The ESS report’s chapter on “Social Inequalities in Health and Their Determinants” uses a model called the Dahlgren-Whitehead rainbow in which there is a lot of emphasis on individual lifestyle choices: fruit and vegetable consumption, physical activity, smoking, alcohol consumption, BMI, health care utilization, mental well-being, quality of housing, and working conditions. Hungarians are not known for their wise lifestyle choices. Most people would rather opt for medication for, let’s say, high blood pressure than try to lose weight and exercise more. Thus, it is not terribly surprising that the percentage of seriously ill people is very high, nearly 14%. This places Hungary in the penultimate position among 21 countries studied.
Let’s see some of the contributing factors to this sad state of affairs. Here is a country that is justifiably proud of the quality of its fruits and vegetables. Yet Hungarians don’t eat them; Hungary has the lowest fruit and vegetable consumption. Hungarian women exercise the least while the men beat only the Portuguese. Hungarian women are the most overweight, and only Lithuanians smoke more than Hungarian men.
The Hungarian researchers in this particular study didn’t talk about alcoholism, but it is also a serious problem. A few days ago HVG reported on a Hungarian initiative called “Dry November,” a version of “Go Sober for October.” Its organizers complained that the Orbán government not only has no “alcohol strategy” but in fact has been promoting pálinka consumption.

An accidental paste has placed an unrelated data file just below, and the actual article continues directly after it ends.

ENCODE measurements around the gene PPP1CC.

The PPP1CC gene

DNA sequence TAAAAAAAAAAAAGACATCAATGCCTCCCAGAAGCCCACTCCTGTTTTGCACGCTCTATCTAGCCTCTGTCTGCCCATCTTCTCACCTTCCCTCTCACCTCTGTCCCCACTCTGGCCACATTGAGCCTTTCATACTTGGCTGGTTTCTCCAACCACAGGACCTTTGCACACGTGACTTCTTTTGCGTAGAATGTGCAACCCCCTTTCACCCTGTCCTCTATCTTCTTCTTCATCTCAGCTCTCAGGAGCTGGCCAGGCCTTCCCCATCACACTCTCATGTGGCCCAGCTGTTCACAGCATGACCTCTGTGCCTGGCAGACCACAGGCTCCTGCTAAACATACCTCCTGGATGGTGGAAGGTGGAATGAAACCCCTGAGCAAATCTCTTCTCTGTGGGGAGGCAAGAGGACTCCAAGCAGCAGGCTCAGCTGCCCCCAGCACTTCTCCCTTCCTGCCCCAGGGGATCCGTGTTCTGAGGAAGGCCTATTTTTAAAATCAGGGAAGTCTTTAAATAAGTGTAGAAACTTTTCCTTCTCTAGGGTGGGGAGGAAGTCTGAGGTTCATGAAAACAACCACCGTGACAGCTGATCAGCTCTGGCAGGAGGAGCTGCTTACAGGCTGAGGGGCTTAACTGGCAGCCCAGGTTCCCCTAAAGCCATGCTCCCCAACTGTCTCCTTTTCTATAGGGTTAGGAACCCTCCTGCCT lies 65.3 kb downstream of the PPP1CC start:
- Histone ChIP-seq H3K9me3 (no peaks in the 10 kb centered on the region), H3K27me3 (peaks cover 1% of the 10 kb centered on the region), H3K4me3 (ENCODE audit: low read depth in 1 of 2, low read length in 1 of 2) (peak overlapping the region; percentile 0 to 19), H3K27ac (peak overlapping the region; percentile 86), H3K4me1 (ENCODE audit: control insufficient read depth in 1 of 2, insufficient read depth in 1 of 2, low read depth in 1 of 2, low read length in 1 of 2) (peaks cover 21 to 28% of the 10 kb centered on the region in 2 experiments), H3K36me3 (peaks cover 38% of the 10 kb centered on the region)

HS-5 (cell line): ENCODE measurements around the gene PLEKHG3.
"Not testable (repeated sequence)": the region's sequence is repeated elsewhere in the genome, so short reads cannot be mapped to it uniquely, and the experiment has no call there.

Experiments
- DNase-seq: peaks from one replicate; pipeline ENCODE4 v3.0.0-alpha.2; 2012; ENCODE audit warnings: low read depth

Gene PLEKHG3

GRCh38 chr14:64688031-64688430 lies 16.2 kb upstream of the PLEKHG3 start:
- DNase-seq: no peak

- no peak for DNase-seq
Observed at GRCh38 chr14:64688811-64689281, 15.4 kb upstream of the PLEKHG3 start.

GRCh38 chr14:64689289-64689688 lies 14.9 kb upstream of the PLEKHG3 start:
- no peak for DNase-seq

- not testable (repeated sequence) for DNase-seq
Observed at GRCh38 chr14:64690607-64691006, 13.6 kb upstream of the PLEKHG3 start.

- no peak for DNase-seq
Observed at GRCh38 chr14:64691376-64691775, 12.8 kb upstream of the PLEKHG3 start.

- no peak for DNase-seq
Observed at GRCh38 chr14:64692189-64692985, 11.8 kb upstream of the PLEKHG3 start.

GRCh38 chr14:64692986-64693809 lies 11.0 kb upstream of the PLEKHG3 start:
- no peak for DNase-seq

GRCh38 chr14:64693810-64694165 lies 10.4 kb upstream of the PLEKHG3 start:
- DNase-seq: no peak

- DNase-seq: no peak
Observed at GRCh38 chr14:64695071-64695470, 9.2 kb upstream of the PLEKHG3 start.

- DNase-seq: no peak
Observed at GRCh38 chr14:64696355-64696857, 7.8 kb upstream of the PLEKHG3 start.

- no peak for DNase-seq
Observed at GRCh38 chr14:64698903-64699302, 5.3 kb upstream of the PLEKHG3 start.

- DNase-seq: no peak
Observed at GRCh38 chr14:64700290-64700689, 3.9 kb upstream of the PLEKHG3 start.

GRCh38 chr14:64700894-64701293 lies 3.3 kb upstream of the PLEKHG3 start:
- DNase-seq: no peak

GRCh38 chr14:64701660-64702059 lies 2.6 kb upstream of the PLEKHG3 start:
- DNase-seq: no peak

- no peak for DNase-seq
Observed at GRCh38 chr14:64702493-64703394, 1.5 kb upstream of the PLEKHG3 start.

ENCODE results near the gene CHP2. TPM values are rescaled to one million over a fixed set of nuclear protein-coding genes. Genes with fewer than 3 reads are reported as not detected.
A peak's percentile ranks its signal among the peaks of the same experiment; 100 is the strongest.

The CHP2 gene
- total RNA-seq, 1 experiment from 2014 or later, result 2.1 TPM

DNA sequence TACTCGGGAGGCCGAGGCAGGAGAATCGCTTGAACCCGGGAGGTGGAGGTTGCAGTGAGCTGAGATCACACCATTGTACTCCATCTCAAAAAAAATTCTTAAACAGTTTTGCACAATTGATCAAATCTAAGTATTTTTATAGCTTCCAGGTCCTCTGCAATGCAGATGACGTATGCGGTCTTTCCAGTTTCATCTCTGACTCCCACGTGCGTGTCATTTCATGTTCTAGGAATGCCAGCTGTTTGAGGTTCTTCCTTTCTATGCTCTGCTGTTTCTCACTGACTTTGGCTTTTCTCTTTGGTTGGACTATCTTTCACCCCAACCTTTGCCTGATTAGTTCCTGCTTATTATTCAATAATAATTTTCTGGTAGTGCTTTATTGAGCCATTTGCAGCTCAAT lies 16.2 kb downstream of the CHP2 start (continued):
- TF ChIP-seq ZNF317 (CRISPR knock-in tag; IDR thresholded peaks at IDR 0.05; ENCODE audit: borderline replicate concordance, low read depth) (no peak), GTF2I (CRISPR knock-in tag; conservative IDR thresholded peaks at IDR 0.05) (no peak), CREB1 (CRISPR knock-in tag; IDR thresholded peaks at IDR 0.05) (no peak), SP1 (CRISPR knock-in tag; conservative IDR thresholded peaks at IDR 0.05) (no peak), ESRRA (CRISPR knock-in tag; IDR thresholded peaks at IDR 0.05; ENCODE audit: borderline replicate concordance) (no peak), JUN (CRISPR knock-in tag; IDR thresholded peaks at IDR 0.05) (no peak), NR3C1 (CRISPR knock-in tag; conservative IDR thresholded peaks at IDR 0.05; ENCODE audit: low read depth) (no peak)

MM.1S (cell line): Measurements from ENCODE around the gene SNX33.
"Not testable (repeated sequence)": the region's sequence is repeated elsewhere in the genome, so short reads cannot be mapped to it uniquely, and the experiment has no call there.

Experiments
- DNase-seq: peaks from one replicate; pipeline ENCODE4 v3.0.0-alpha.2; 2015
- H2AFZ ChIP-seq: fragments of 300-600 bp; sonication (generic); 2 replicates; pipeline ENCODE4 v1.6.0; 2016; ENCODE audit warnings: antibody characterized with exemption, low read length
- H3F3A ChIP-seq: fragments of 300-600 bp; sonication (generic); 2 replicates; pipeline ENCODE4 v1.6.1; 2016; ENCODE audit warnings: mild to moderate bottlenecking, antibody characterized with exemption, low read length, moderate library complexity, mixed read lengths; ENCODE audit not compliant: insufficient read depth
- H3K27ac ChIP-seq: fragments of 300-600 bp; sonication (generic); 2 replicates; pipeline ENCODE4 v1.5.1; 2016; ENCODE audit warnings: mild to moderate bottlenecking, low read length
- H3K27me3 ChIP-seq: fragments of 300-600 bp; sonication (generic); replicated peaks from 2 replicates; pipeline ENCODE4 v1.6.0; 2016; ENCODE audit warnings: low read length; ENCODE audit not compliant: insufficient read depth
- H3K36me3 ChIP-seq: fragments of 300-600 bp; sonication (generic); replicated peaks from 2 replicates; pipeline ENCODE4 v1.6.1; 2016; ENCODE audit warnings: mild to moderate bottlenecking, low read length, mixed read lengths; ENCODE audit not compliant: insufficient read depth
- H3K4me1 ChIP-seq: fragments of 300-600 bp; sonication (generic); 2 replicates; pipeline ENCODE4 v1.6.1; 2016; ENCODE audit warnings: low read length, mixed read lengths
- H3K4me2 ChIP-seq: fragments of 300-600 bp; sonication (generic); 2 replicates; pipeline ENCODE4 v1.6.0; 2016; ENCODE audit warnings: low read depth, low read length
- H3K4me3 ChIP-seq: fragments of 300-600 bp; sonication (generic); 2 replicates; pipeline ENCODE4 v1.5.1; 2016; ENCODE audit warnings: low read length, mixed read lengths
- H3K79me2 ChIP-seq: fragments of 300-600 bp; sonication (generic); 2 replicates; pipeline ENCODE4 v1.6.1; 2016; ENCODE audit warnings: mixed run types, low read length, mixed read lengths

When it comes to political engagement, the current Hungarian government has no reason to encourage widespread civic participation, which would threaten its hegemony in the political sphere. And enlightening schoolchildren about the workings of democracy as we in the West understand it is certainly not to the advantage of the autocratic, semi-dictatorial regime of Viktor Orbán. As for bolstering preventive medicine and campaigning for more healthful living, this would require a great deal more money than the Orbán government currently spends on healthcare. The Orbán government did establish a network of tobacconist shops for the alleged purpose of limiting tobacco use. Their real purpose, however, was to give the faithful a monopoly on tobacco sales.
All in all, one can’t expect any great improvement in the “wretched state” of Hungarian society, which remains full of unhappy, sick, and fearful men and women.